Q&A: Moises Mendoza, MIA ’16, pursues project on statelessness

Moises Mendoza MIA ’16

Moises Mendoza (MIA ’16) sat down with SIPA News to discuss the limbo facing stateless people in the United States, the upcoming launch of his new multimedia project on statelessness (including the website Stateless Voices), and his transition from a career in journalism to a career in the U.S. Foreign Service.

What did you do before coming to SIPA? What are you hoping to get out of your time here? Before I came to SIPA I was a working journalist. I worked for two years at the Houston Chronicle in Texas and then I went abroad on a Fulbright to Germany. I started doing freelance work in Europe and decided I wanted to join the Foreign Service. So I’m here at SIPA making a career change to become a Foreign Service officer. I’m here on a Rangel Scholarship, so at the end of my two years I’ll be a Foreign Service officer.

My concentration is Human Rights [and Humanitarian Affairs] and I’m hoping to gain a deeper understanding of human rights issues involving things like statelessness and other similar issues. I hope when I’m with the State Department that I’ll work on things in that capacity. So this statelessness project I’m working on now is my last big journalism project before I make a career change.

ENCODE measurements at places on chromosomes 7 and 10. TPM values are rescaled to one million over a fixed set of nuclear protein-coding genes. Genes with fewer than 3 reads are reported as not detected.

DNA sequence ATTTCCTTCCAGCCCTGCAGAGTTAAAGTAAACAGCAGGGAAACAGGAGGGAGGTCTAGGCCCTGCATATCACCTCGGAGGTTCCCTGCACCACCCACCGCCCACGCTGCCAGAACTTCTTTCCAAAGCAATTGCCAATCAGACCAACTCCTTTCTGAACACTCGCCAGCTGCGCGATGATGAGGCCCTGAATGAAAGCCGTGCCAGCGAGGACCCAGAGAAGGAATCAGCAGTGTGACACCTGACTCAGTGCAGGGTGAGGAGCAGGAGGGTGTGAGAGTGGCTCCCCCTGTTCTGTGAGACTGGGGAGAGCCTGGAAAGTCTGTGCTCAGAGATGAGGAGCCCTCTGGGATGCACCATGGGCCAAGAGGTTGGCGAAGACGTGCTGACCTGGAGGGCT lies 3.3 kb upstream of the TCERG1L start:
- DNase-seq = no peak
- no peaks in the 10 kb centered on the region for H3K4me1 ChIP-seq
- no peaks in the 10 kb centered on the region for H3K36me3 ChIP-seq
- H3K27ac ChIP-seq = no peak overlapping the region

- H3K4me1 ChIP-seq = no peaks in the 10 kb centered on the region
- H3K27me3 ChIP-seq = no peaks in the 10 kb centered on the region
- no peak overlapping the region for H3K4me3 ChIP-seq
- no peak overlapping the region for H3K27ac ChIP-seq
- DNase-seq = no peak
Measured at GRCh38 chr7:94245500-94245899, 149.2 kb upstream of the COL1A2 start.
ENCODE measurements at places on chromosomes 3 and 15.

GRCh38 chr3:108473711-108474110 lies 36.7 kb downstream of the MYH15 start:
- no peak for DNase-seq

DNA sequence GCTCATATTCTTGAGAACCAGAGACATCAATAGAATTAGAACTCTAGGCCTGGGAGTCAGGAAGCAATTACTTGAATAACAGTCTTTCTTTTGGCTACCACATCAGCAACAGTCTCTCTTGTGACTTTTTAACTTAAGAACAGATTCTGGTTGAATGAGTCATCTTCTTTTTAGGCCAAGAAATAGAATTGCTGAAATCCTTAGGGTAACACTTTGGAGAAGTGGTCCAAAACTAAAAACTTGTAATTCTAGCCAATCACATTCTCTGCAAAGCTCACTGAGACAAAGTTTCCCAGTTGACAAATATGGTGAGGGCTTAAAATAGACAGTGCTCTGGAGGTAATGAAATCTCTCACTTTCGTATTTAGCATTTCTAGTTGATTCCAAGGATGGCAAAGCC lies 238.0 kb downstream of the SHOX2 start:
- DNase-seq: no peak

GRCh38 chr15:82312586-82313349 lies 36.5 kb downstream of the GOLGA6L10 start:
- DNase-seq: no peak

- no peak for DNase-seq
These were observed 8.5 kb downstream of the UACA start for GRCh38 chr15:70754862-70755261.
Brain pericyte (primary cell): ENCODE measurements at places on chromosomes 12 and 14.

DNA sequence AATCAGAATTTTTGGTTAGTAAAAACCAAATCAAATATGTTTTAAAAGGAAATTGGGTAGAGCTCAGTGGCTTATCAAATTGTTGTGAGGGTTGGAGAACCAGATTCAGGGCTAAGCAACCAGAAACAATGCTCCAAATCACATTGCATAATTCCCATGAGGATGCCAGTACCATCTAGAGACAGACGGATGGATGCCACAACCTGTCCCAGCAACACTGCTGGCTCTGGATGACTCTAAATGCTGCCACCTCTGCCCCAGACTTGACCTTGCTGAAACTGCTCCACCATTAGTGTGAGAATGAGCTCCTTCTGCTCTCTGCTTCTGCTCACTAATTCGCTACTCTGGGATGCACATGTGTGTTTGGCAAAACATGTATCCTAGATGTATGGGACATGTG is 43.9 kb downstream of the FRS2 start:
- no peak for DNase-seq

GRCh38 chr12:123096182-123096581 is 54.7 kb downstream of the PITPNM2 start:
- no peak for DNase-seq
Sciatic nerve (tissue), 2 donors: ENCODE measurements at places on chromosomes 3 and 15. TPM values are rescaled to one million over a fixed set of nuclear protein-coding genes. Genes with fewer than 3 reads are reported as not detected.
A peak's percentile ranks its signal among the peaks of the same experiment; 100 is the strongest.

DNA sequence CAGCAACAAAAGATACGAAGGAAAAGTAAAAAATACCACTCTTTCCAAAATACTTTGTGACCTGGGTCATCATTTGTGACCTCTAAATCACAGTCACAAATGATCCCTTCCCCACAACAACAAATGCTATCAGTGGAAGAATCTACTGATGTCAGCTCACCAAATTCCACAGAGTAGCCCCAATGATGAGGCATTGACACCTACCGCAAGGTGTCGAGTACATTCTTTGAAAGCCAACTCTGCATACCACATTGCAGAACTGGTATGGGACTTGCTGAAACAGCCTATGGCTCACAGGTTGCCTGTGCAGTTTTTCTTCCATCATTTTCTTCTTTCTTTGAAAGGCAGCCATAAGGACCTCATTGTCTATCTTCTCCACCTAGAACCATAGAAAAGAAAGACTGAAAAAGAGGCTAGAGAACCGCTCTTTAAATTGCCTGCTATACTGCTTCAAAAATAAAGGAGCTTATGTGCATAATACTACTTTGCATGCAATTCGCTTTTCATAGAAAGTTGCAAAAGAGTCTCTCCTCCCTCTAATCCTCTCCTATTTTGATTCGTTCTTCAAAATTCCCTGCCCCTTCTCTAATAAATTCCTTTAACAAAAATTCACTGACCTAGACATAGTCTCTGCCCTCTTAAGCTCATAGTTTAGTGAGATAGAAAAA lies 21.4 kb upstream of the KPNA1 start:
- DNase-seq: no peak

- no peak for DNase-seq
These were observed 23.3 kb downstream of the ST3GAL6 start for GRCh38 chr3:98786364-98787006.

How did your interest in statelessness develop? I’ve always been really interested in statelessness; specifically there was a story in 2012 that I worked on and wrote about that really interested me. There was a stateless man living in the United States and he took a vacation to American Samoa, the little territory in the South Pacific. Because of his stateless status, when he tried to return to the United States, the U.S. government said he had deported himself to American Samoa and he would be permanently stuck there.

So I wrote about him for Global Post, and it became a big deal. The United Nations High Commissioner for Refugees (UNHCR) and various other groups got involved and he was eventually allowed to come back to the United States on humanitarian parole. He was born in Azerbaijan and came to the U.S. in the 1990s. He applied for asylum but then his case was rejected and he became stuck here, which is what often happens with stateless people. Again, it’s complicated—but basically U.S. immigration law does not recognize statelessness as a concept and so if you come here and your asylum case is rejected and the U.S. government doesn’t have anywhere to deport you to, then you are permanently stuck here and weird things can happen.

Read the rest of the interview here.